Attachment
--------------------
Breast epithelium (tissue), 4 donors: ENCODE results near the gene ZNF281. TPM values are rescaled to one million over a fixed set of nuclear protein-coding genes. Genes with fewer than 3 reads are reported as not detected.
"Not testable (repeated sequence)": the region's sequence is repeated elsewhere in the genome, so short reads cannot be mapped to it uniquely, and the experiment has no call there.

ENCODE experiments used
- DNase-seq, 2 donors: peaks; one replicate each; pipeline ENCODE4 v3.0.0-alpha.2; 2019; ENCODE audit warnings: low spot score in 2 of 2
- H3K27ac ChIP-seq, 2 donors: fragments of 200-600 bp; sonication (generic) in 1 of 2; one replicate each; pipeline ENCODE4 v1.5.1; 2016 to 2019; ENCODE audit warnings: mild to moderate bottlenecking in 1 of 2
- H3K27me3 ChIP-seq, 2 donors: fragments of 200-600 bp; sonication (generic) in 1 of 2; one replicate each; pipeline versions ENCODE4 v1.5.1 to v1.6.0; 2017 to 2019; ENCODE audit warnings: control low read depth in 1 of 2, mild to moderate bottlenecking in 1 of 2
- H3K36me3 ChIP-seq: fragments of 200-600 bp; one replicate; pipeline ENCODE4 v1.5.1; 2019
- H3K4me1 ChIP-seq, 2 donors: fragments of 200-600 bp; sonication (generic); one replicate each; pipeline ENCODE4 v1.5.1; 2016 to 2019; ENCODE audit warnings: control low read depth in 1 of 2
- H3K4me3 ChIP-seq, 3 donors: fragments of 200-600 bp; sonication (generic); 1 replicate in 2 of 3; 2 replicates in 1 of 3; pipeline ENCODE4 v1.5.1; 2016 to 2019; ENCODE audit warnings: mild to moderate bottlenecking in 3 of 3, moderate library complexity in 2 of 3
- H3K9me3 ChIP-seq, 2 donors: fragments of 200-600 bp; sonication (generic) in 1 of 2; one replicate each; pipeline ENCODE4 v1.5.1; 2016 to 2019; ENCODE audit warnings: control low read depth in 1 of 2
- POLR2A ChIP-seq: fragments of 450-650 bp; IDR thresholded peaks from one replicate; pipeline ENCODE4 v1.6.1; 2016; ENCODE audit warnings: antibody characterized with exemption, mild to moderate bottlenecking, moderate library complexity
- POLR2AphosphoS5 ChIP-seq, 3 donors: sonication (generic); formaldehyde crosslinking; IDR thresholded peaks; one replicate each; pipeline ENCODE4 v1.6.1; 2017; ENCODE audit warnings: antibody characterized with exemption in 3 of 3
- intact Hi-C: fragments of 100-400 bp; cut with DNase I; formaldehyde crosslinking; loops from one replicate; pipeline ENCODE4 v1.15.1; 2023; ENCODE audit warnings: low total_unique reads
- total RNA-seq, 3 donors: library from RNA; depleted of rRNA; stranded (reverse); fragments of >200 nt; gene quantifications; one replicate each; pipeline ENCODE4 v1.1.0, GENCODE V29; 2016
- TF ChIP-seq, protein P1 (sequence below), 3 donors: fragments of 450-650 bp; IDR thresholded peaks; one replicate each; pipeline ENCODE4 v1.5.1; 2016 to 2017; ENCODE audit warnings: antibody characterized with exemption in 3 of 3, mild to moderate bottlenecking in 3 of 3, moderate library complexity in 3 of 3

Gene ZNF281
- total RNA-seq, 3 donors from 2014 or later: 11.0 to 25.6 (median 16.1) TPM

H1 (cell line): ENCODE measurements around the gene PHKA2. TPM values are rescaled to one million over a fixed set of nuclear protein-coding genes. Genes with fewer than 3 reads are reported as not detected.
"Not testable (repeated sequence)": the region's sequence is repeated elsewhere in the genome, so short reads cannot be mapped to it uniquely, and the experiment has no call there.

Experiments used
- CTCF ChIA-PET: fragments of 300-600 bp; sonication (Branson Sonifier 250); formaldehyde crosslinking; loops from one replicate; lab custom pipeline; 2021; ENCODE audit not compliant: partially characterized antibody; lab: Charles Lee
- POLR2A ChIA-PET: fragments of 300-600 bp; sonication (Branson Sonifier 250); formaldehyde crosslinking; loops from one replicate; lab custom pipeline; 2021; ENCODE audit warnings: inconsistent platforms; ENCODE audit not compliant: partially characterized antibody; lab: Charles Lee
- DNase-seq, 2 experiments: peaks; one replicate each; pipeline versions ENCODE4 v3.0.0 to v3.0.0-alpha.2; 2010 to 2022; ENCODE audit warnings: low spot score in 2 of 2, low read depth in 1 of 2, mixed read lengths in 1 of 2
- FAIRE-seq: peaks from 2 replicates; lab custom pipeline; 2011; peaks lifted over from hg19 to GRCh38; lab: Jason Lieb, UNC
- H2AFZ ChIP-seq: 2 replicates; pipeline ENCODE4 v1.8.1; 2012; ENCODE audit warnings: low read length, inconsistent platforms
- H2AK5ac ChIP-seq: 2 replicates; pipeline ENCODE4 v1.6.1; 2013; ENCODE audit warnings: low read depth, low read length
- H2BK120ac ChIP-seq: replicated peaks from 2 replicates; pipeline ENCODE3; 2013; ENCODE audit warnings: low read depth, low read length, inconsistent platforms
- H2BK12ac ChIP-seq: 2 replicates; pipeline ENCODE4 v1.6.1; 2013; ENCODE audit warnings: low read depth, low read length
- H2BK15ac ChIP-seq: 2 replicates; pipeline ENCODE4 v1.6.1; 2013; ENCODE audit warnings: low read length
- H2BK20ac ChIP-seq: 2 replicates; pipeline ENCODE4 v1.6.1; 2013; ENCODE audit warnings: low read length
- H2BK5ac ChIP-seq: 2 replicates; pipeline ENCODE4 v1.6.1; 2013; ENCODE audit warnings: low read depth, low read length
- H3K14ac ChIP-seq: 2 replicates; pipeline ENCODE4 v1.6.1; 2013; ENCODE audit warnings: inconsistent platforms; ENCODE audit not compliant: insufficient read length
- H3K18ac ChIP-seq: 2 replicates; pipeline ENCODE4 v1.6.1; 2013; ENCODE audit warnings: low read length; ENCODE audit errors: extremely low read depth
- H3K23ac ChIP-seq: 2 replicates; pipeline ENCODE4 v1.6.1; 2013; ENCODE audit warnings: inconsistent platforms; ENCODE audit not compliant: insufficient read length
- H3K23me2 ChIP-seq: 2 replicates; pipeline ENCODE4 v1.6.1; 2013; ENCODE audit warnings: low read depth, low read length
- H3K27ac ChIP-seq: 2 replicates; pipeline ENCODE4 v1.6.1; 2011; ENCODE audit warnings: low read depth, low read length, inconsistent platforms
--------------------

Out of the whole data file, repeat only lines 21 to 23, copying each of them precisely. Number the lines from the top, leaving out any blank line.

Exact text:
- CTCF ChIA-PET: fragments of 300-600 bp; sonication (Branson Sonifier 250); formaldehyde crosslinking; loops from one replicate; lab custom pipeline; 2021; ENCODE audit not compliant: partially characterized antibody; lab: Charles Lee
- POLR2A ChIA-PET: fragments of 300-600 bp; sonication (Branson Sonifier 250); formaldehyde crosslinking; loops from one replicate; lab custom pipeline; 2021; ENCODE audit warnings: inconsistent platforms; ENCODE audit not compliant: partially characterized antibody; lab: Charles Lee
- DNase-seq, 2 experiments: peaks; one replicate each; pipeline versions ENCODE4 v3.0.0 to v3.0.0-alpha.2; 2010 to 2022; ENCODE audit warnings: low spot score in 2 of 2, low read depth in 1 of 2, mixed read lengths in 1 of 2